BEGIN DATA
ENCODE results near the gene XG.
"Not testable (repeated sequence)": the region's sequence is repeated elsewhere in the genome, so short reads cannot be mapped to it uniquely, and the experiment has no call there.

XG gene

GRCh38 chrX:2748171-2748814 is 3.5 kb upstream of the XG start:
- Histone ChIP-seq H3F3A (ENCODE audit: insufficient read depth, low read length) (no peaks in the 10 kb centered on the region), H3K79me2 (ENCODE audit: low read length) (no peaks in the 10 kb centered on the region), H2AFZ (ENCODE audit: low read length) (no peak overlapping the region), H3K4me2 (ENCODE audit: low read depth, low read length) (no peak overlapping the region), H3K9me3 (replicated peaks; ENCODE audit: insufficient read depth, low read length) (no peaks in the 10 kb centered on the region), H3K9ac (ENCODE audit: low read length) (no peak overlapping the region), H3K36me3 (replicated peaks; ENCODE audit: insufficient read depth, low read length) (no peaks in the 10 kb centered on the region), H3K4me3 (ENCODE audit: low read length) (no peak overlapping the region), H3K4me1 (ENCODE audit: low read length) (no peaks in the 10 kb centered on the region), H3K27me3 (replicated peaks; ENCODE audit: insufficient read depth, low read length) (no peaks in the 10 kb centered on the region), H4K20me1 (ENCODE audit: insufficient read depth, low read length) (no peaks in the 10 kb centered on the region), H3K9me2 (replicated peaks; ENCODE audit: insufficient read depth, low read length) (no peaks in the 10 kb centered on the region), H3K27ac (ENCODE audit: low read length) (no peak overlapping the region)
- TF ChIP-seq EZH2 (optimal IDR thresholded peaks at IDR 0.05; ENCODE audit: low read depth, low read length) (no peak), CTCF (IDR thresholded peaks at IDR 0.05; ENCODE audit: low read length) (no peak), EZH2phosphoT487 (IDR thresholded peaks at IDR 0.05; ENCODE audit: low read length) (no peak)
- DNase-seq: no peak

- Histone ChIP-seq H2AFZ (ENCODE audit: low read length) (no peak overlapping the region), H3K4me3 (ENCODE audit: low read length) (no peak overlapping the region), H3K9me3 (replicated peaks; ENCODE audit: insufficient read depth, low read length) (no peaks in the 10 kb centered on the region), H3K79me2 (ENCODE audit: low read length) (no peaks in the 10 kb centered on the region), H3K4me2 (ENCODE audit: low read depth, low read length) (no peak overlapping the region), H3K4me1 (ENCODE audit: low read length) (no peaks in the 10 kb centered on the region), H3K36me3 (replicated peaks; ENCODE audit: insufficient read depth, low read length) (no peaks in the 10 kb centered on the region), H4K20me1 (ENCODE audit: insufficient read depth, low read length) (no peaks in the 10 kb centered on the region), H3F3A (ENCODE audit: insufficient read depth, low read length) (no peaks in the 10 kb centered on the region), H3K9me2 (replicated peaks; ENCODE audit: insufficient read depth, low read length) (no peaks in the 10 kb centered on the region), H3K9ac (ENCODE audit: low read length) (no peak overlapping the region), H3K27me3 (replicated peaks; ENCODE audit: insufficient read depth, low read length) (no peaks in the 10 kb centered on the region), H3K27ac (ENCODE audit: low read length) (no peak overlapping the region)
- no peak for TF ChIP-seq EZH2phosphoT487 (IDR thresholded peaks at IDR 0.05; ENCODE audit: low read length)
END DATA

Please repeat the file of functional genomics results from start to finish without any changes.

ENCODE results near the gene XG.
"Not testable (repeated sequence)": the region's sequence is repeated elsewhere in the genome, so short reads cannot be mapped to it uniquely, and the experiment has no call there.

XG gene

GRCh38 chrX:2748171-2748814 is 3.5 kb upstream of the XG start:
- Histone ChIP-seq H3F3A (ENCODE audit: insufficient read depth, low read length) (no peaks in the 10 kb centered on the region), H3K79me2 (ENCODE audit: low read length) (no peaks in the 10 kb centered on the region), H2AFZ (ENCODE audit: low read length) (no peak overlapping the region), H3K4me2 (ENCODE audit: low read depth, low read length) (no peak overlapping the region), H3K9me3 (replicated peaks; ENCODE audit: insufficient read depth, low read length) (no peaks in the 10 kb centered on the region), H3K9ac (ENCODE audit: low read length) (no peak overlapping the region), H3K36me3 (replicated peaks; ENCODE audit: insufficient read depth, low read length) (no peaks in the 10 kb centered on the region), H3K4me3 (ENCODE audit: low read length) (no peak overlapping the region), H3K4me1 (ENCODE audit: low read length) (no peaks in the 10 kb centered on the region), H3K27me3 (replicated peaks; ENCODE audit: insufficient read depth, low read length) (no peaks in the 10 kb centered on the region), H4K20me1 (ENCODE audit: insufficient read depth, low read length) (no peaks in the 10 kb centered on the region), H3K9me2 (replicated peaks; ENCODE audit: insufficient read depth, low read length) (no peaks in the 10 kb centered on the region), H3K27ac (ENCODE audit: low read length) (no peak overlapping the region)
- TF ChIP-seq EZH2 (optimal IDR thresholded peaks at IDR 0.05; ENCODE audit: low read depth, low read length) (no peak), CTCF (IDR thresholded peaks at IDR 0.05; ENCODE audit: low read length) (no peak), EZH2phosphoT487 (IDR thresholded peaks at IDR 0.05; ENCODE audit: low read length) (no peak)
- DNase-seq: no peak

- Histone ChIP-seq H2AFZ (ENCODE audit: low read length) (no peak overlapping the region), H3K4me3 (ENCODE audit: low read length) (no peak overlapping the region), H3K9me3 (replicated peaks; ENCODE audit: insufficient read depth, low read length) (no peaks in the 10 kb centered on the region), H3K79me2 (ENCODE audit: low read length) (no peaks in the 10 kb centered on the region), H3K4me2 (ENCODE audit: low read depth, low read length) (no peak overlapping the region), H3K4me1 (ENCODE audit: low read length) (no peaks in the 10 kb centered on the region), H3K36me3 (replicated peaks; ENCODE audit: insufficient read depth, low read length) (no peaks in the 10 kb centered on the region), H4K20me1 (ENCODE audit: insufficient read depth, low read length) (no peaks in the 10 kb centered on the region), H3F3A (ENCODE audit: insufficient read depth, low read length) (no peaks in the 10 kb centered on the region), H3K9me2 (replicated peaks; ENCODE audit: insufficient read depth, low read length) (no peaks in the 10 kb centered on the region), H3K9ac (ENCODE audit: low read length) (no peak overlapping the region), H3K27me3 (replicated peaks; ENCODE audit: insufficient read depth, low read length) (no peaks in the 10 kb centered on the region), H3K27ac (ENCODE audit: low read length) (no peak overlapping the region)
- no peak for TF ChIP-seq EZH2phosphoT487 (IDR thresholded peaks at IDR 0.05; ENCODE audit: low read length)